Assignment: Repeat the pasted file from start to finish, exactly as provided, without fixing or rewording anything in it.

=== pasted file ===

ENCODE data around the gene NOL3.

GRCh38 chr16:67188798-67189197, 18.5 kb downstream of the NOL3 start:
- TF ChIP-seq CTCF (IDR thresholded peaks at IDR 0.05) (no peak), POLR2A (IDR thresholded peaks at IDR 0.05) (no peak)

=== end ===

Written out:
ENCODE data around the gene NOL3.

GRCh38 chr16:67188798-67189197, 18.5 kb downstream of the NOL3 start:
- TF ChIP-seq CTCF (IDR thresholded peaks at IDR 0.05) (no peak), POLR2A (IDR thresholded peaks at IDR 0.05) (no peak)